Most of the time I write about what it takes to be a good or great leader. It's a topic many of us who write, teach or speak about leadership do. Yet, if we look at things properly, I think we all know that there will only be so many great leaders in the world. Why do I say that?

San Francisco LGBT
Community Center
via Compfight

Let's look at how the world breaks out financially. We always hear about the 1%, the richest of the rich, the elite people who have it all... or at least seem to have it all. It's a very exclusive club and it's hard to break into for the rest of us.

That leaves a humongous number of the rest of the population; we're the buyers and employees. The elite are the elite, but they can't do everything by themselves. The smartest people in the world, those who comes up with all these fancy things that improve our lives, can't build these things, or at least enough for everyone else to purchase. They need a lot of bodies to create their vision, some who will be workers, some who will be managers, or direct leaders of those folks. There will be other layers as well; that's just how society works.

I like to think that all companies want every one of their leaders to be rock stars. However, if they don't know already then I'm about to reveal a great truth; it's just not going to happen. All the training in the world won't make every leader great; yeah, I said that!

I recognized that decades ago when I was taking piano lessons. I knew early on that no matter how much I practiced, no matter how good I got, I was never going to be a classical pianist performing Beethoven with an orchestra on any stage, including in college. I got to be good, very good, better than a lot of piano players I met. A lot of piano players were better than me; that's just how it goes.

This begs the question about competence relating to leaders; is competent leadership good enough?

I think the answer is "it depends"; isn't that the classic copout? 🙂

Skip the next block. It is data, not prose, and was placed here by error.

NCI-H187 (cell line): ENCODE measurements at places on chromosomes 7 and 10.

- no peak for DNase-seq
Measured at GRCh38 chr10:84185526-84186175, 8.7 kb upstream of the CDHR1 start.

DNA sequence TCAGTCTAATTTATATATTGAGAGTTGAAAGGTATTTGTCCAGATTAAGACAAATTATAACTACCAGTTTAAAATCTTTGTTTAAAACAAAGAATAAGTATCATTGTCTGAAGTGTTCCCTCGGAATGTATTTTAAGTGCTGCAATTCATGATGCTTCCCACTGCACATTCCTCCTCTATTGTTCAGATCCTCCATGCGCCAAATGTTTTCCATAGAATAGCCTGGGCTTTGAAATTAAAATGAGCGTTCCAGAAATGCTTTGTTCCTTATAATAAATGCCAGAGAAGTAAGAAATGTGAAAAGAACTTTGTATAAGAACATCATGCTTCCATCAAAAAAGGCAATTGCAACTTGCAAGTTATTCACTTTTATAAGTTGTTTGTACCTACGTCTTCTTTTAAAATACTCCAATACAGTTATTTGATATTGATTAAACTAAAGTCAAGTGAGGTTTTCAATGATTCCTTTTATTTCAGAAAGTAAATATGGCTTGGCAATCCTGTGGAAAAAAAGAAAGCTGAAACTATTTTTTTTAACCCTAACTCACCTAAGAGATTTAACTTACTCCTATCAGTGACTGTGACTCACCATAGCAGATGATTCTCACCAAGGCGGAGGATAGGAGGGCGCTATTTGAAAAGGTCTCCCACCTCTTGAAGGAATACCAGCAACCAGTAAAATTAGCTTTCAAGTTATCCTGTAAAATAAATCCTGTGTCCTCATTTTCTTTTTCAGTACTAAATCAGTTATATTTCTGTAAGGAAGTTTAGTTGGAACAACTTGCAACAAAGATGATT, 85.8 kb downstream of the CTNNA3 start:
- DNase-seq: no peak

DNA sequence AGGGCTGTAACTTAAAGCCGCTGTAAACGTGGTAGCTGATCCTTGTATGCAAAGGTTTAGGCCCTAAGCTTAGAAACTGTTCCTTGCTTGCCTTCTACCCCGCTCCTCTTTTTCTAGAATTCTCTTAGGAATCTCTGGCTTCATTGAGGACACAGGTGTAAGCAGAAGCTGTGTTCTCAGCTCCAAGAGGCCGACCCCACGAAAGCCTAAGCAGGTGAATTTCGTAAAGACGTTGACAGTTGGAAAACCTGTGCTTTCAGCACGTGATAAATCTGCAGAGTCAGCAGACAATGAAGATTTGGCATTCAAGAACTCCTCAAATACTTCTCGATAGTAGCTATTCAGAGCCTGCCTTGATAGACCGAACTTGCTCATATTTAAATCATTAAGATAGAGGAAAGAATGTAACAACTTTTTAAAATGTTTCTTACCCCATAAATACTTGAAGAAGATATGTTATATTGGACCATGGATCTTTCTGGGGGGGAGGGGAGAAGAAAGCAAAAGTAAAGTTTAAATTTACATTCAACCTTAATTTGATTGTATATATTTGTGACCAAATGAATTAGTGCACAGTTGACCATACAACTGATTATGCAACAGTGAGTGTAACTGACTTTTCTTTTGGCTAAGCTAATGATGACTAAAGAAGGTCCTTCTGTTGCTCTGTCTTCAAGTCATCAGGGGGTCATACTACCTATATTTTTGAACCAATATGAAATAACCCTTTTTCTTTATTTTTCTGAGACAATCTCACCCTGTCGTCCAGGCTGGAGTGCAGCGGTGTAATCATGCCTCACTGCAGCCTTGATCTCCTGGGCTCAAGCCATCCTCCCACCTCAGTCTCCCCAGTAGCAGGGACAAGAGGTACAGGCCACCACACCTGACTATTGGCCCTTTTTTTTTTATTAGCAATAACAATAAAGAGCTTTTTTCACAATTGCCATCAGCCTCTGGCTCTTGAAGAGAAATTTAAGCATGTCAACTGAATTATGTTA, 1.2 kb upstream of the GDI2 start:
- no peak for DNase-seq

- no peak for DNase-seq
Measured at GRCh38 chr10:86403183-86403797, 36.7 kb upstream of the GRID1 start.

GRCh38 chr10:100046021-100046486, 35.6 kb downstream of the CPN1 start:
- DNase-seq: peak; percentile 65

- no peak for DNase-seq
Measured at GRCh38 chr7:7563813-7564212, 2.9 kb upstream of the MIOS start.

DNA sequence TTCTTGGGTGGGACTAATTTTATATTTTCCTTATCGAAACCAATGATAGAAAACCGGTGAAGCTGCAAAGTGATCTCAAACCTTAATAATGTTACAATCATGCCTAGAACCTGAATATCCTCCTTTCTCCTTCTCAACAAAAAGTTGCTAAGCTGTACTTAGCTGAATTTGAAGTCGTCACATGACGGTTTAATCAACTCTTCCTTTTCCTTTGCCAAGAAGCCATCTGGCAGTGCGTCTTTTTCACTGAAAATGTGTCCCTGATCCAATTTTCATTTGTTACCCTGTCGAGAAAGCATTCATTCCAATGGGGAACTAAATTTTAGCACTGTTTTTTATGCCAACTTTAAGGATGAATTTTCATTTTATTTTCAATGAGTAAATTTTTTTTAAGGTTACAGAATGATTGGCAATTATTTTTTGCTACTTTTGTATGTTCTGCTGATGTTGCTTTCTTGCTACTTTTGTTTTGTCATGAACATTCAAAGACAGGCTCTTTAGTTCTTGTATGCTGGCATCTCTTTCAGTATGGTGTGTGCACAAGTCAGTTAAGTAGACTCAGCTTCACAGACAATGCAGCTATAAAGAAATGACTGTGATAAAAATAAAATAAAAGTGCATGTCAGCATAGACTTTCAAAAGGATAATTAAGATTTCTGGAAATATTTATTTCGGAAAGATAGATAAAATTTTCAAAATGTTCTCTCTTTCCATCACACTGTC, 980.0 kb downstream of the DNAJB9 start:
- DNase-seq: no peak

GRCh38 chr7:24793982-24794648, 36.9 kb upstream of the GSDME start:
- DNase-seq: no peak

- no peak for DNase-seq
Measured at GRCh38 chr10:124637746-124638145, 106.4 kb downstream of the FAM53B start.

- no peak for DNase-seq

Let's take a look at this concept. Let's look at heart surgeons for a moment.

This is a highly skilled and important career. Life or death is in the doctor's hands. Yet, there's never just the doctor in the room. There's often a second doctor, an anesthesiologist, and numerous nurses and technicians monitoring things such as blood pressure and brain waves.

You know what? With all the skills these people have, not all of them are great leaders; most of them are pretty poor at it. For that matter, some heart surgeons are better than others. Yet the skill level for all of them is pretty high. The competence level between the very best heart surgeon in the world and, well, maybe not the worst but maybe the 150th best might not be as wide as one might think.

If we look at levels of importance, very few companies can approach that level. This means that the level of competence for leaders might not need to be as high as it needs to be for good or great leaders. A competent leader can certainly get the job done, and in some circumstances might be what's needed to move things along.

What makes for a competent leader?

A competent leader knows how to follow the rules. This basically says that if there are processes that must be followed, no matter how loose or rigid, the leader knows how to make sure everyone sticks to the plan without wavering.

A competent leader knows how to be neutral. Everyone is treated the same; everyone gets a fair shake. There's deference to the person above them but they're held to the same fairness standard.

A competent leader can handle most problematic issues. Most issues that occur in business are minor; all they need is a little authority to get them corrected.

A competent leader doesn't need a lot of supervision. They need to be able to explain what's going on and need to keep things working, but you don't have to micromanage them. They come to work, do their job, and move on with life.

That's pretty much it. Wishing your competent manager will take initiatives towards being a great leader is a nice dream, and it might even come true (give me a call lol). One has to realize that's not in the cards for every person who ends up in a leadership position in their company, especially supervisory positions. It's not fair to push every leader who works for you to be better at it unless you're ready to invest in their future... and yours... which you should be doing!

Companies shouldn't settle for competent leaders at the highest levels. For everyone else, if their management level leaders are at least competent, things will run smoothly. Just make sure they're competent; how hard can that be?